The relationship between human rights and combatting terrorism is increasingly prominent, especially since the ‘war on terror’. Human rights are rights which people are entitled by virtue of being human. It could be argued that an infringement on human rights is acceptable as it is the lesser of two evils compared to terrorism. However, others may argue that an infringement is simply unacceptable and can never be justified. It is also argued to be counterproductive in terms of countering terrorism. There is often much debate regarding human rights and terrorism as it is often seen as a government’s responsibility to protect the right to life of citizens therefore suggesting that both human rights and combatting terrorism should complement one another, in reality however, this is not the case. This essay will explore the ways in which terrorism is combatted, for example through: military, state security and ideological approaches, and the ways in which they do and don’t undermine human rights.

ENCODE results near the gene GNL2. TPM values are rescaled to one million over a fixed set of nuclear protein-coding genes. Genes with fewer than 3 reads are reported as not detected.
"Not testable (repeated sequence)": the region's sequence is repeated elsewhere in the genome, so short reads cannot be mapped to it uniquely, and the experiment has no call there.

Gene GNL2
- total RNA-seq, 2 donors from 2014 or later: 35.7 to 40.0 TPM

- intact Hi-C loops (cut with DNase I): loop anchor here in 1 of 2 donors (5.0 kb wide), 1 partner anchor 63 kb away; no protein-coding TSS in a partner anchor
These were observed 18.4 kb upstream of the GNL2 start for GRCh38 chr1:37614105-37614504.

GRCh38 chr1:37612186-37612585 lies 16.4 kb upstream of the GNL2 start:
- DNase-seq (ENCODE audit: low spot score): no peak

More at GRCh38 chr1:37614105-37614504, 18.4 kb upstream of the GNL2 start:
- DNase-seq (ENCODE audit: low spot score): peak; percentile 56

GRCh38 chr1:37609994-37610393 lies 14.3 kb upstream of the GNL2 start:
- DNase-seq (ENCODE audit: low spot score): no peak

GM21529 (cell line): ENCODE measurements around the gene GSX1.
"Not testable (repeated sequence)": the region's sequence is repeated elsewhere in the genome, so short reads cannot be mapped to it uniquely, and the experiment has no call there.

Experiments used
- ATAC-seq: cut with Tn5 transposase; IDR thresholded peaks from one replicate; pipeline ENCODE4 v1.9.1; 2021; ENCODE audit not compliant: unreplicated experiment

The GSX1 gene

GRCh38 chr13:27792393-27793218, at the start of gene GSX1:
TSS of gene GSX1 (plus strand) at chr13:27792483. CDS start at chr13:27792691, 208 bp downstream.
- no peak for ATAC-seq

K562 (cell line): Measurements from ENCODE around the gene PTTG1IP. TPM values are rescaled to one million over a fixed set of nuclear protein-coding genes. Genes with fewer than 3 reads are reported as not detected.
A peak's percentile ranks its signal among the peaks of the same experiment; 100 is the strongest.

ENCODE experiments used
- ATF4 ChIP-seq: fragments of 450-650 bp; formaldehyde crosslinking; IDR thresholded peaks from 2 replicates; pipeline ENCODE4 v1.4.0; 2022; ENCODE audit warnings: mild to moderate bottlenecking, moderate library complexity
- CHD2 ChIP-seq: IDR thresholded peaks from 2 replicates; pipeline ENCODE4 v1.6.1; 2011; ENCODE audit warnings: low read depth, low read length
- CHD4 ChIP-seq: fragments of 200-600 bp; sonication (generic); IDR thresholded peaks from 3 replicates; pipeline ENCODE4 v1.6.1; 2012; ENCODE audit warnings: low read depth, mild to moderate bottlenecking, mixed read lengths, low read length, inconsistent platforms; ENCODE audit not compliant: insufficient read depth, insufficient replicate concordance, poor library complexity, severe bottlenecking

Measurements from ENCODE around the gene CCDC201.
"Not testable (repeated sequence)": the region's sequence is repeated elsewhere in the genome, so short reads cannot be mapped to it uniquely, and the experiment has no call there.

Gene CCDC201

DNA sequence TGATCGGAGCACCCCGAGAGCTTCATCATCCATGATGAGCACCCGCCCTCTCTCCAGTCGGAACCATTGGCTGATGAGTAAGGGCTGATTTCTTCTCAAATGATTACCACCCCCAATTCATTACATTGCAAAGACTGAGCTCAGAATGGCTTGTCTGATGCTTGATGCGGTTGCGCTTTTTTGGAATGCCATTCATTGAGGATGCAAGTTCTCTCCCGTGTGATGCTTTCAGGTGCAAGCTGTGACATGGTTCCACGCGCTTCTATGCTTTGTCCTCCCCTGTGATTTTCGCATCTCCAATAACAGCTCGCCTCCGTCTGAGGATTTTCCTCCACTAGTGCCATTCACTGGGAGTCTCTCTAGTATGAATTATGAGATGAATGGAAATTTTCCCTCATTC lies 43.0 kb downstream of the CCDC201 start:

Terrorism is the use of violence for furthering political ends; it seeks to create a climate of fear, apprehension and uncertainty. Global terrorism is aimed at inflicting damage and humiliation on a global power or at transforming global civilisational relations with the key example being 9/11 and al-Qaeda. The significance of terrorism has increased as its impact has become more threatening on global security, for instance 9/11 demonstrated how a global hegemon could still be struck by terrorism – the idea that no country is exempt from terror. However, this argument is limited, while America was attacked, it only happened once, proving that terrorism does not pose a ‘major threat’ to global security as it it is quite rare compared to other global disasters such as famine. However, it is undeniable to ignore that terrorism has acquired a truly global reach. Mass fear has been prompted by terrorism, attacks has quadrupled since 9/11. The Global Terrorist Index showed that in 2002 there were 982 separate attacks. By 2011 that had risen to 4,564.